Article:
Mayor Rolison’s Preliminary 2020 Budget Lowers Tax Rates.
City To Stay Under The New York Tax Cap.
of Poughkeepsie Mayor Rob Rolison announced today that his 2020 preliminary
budget lowers the city’s homestead tax rate from $13.30 to $13.24 per $1,000 of
assessed value, and also lowers the non-homestead tax rate from $17.99 to
$17.16 per $1,000 of assessed value. The City’s tax levy increases from $24,057,546
to $24,495,525, or 1.82 percent, marking the third consecutive year the City
has stayed under the New York State tax cap. The spending plan for next year
recognizes a sharp drop in the City’s debt service costs of more than $1 million,
after the adoption of a formal debt management plan in 2017 and a bond
refunding transaction that occurred earlier this year.
Rolison said, “The budget I am sending to the Common Council today for their
approval continues our multi-year plan to make our local government more
efficient while increasing our capacity to deliver on our promise to improve
services to our residents and local businesses.”
last time the City lowered the tax rates was in 2009.
City’s budget funds a new position of Deputy Fire Chief to support the
safety-inspection and training functions, restores maintenance and service
agreements with various vendors that had been cut in years past, accounts for
all contractual increases and collective bargaining commitments and increases
funding for youth services. The spending proposal also calls for security
upgrades at municipal buildings, as well as data security and IT upgrades which
will support a new “continuity and disaster recovery plan” to be formalized
next year, and the replacement of an aging tax collection system that was installed
in the early 1990s.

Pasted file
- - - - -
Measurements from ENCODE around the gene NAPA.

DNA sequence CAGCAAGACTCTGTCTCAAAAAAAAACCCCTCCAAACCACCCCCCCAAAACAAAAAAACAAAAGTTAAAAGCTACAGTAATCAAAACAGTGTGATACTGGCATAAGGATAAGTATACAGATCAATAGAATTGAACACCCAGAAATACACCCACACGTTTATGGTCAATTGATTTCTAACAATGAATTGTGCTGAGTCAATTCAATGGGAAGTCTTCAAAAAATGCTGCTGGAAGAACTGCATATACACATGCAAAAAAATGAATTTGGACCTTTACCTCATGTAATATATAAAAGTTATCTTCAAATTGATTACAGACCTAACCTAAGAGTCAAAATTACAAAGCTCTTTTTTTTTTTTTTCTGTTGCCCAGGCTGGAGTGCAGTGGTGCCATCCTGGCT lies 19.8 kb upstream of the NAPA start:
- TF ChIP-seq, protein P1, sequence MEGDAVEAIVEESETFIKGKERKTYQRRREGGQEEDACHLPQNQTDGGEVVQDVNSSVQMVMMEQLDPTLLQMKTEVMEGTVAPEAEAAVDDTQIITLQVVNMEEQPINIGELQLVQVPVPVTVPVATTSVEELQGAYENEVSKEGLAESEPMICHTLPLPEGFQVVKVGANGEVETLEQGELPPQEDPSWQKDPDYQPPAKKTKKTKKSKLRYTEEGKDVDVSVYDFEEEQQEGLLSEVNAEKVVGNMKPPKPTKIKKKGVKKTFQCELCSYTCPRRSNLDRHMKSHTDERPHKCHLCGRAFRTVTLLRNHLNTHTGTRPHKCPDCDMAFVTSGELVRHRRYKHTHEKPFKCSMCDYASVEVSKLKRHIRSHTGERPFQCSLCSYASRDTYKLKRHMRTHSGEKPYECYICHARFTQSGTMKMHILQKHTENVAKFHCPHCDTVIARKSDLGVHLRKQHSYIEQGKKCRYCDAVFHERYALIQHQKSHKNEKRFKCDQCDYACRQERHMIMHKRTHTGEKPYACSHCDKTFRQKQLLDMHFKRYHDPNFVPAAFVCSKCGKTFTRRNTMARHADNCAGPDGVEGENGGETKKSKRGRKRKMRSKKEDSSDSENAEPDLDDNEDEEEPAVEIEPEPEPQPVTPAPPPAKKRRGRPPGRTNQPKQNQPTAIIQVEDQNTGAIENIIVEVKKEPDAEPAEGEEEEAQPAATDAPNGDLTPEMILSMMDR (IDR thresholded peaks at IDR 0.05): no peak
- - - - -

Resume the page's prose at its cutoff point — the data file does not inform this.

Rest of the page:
budget makes no change to water, sewer or sanitation rates.
Read the Mayor’s full Budget Message at: http://cityofpoughkeepsie.com/finance/2019/10/11/mayor-rolison-releases-2020-preliminary-budget/
Direct Link to Preliminary Budget: http://cityofpoughkeepsie.com/wp-content/files/finance/2020_CityofPoughkeepsiePreliminaryBudget.pdf
City Projects 2017 Surplus
Projected $759,000 Surplus in FY-2017 will further reduce General Fund deficit
Mayor Rob Rolison said today that the City of Poughkeepsie is projecting a year-end general fund surplus of approximately $759,000. The favorable result for 2017 will reduce the city’s cumulative general fund deficit, and further builds on the success achieved in 2016. “This result not only continues our march in the right direction, but it validates our decision to stay under the tax cap in 2018, and to give our restructuring efforts time to take hold”, said Mayor Rolison.
City Commissioner of Finance William Brady said “This is an encouraging finish to a year where we also adopted a strong debt management policy, and began to replace aging equipment, vehicles and infrastructure. We also note improving liquidity and more stable cash flow, which provides flexibility needed to take advantage of cost savings on an opportunity basis without resorting to short-term borrowing”.
Veto Concerning Resolution (R-17-28)
Budget Transfer from Employee Healthcare to Transit Fund Subsidy
Pursuant to the authority vested in me by Article III, Section 3.02 of the Charter and 3.04 of the Administrative Code of the City of Poughkeepsie, I hereby veto Resolution R-17-28 which was adopted by the Common Council at its regular meeting of April 19, 2017. This veto is cast within ten days pursuant to Section 3.02 (f) of the City Charter.
The debate in our City about the sustainability of our local transit system has gone on long enough. Throughout the years, as this issue has been talked about and then ignored – our general fund deficit has grown to a staggering $13 Million dollars, our bond rating has been lowered three consecutive times, our fiscal stress level has been noted by the State Comptroller, and we have been accepted by the State’s Financial Restructuring Board as one of only a few cities in New York state in need of extraordinary financial assistance.